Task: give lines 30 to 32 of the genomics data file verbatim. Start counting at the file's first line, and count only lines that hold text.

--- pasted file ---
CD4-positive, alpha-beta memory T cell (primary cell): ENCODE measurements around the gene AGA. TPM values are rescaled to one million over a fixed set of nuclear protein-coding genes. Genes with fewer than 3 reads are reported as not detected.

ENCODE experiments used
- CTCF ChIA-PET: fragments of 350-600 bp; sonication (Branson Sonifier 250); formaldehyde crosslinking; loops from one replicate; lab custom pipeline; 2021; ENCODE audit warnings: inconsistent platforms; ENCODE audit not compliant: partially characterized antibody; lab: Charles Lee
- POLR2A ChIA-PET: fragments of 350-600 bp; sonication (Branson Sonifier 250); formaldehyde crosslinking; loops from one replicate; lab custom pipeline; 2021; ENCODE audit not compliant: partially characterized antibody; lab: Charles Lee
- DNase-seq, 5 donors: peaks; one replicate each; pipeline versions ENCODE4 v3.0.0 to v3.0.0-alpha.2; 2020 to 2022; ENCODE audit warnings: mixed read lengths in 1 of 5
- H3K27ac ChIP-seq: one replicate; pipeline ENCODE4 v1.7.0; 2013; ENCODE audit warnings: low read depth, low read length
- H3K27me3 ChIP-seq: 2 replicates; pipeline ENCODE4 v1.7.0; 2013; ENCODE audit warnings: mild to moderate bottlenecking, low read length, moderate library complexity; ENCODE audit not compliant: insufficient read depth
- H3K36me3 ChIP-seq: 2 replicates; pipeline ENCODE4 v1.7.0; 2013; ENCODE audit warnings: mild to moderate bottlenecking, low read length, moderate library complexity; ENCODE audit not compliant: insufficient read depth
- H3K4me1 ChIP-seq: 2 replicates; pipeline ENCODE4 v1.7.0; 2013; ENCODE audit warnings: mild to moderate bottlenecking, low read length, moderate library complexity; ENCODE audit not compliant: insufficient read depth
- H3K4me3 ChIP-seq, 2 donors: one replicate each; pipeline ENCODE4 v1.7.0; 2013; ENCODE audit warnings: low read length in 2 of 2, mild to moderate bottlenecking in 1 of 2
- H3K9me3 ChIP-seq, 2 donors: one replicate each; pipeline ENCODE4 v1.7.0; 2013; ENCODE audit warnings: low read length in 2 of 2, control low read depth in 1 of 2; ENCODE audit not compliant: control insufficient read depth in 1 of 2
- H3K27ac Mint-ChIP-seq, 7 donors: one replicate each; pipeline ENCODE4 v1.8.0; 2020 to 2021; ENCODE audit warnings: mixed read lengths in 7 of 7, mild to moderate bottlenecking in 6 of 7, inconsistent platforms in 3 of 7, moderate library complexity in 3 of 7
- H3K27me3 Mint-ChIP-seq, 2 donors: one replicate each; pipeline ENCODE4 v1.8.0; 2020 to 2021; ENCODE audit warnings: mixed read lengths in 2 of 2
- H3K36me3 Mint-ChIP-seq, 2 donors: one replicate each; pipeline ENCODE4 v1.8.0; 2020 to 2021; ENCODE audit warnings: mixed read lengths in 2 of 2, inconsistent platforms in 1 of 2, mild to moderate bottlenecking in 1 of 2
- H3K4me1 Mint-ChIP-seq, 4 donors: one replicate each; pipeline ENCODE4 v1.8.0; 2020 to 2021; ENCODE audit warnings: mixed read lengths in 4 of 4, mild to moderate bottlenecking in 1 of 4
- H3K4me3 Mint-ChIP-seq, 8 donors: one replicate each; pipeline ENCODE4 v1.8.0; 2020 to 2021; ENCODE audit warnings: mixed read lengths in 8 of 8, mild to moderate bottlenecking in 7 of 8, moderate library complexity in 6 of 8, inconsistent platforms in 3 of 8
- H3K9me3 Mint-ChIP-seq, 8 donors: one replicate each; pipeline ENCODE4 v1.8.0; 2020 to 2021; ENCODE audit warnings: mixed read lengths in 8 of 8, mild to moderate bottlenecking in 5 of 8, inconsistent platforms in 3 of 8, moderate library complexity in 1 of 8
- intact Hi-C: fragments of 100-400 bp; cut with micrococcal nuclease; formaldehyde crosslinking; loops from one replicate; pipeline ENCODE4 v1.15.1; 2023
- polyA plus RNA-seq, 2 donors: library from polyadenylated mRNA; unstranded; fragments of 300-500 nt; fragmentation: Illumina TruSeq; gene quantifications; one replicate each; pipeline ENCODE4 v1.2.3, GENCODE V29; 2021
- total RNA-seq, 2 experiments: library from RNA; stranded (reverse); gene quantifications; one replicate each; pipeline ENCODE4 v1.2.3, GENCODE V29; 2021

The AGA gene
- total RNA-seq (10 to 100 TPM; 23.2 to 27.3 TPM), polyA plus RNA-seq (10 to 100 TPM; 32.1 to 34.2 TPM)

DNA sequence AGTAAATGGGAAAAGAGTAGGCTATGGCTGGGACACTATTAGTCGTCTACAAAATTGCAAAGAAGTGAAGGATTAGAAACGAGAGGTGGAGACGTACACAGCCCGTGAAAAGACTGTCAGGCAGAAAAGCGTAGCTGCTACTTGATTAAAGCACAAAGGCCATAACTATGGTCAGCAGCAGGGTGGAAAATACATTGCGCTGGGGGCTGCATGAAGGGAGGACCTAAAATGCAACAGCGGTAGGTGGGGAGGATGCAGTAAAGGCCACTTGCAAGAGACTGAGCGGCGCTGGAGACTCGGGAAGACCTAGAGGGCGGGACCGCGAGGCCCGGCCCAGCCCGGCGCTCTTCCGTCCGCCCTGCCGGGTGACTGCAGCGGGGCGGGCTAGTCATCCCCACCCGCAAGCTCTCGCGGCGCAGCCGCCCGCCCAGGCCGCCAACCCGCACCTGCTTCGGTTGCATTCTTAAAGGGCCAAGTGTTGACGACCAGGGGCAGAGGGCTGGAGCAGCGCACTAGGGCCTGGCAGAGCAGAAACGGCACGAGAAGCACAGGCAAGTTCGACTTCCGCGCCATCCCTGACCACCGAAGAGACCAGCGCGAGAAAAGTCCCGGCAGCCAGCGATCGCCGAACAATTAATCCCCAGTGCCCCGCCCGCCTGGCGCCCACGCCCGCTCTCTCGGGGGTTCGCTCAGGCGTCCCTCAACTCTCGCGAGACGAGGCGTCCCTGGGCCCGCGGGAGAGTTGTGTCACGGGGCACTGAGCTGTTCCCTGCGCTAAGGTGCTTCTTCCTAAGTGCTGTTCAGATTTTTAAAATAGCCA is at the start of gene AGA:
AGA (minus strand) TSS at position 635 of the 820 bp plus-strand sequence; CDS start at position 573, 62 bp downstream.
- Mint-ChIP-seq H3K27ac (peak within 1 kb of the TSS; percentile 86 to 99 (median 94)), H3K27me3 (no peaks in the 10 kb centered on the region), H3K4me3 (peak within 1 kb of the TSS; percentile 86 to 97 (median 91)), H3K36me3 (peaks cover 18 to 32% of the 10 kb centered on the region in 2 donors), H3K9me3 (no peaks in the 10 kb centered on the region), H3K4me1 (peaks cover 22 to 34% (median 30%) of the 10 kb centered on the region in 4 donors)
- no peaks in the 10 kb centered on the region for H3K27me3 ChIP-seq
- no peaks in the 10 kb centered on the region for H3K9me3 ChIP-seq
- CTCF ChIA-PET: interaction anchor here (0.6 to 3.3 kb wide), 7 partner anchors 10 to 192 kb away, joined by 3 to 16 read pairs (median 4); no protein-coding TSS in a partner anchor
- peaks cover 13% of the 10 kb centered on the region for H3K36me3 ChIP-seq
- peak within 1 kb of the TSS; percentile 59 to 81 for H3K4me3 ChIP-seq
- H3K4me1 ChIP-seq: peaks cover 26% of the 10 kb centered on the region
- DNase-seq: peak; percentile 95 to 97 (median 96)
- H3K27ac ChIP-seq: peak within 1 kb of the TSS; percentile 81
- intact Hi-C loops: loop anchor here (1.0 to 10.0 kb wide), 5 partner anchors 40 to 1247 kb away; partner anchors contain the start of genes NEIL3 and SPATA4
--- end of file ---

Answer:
- peak within 1 kb of the TSS; percentile 59 to 81 for H3K4me3 ChIP-seq
- H3K4me1 ChIP-seq: peaks cover 26% of the 10 kb centered on the region
- DNase-seq: peak; percentile 95 to 97 (median 96)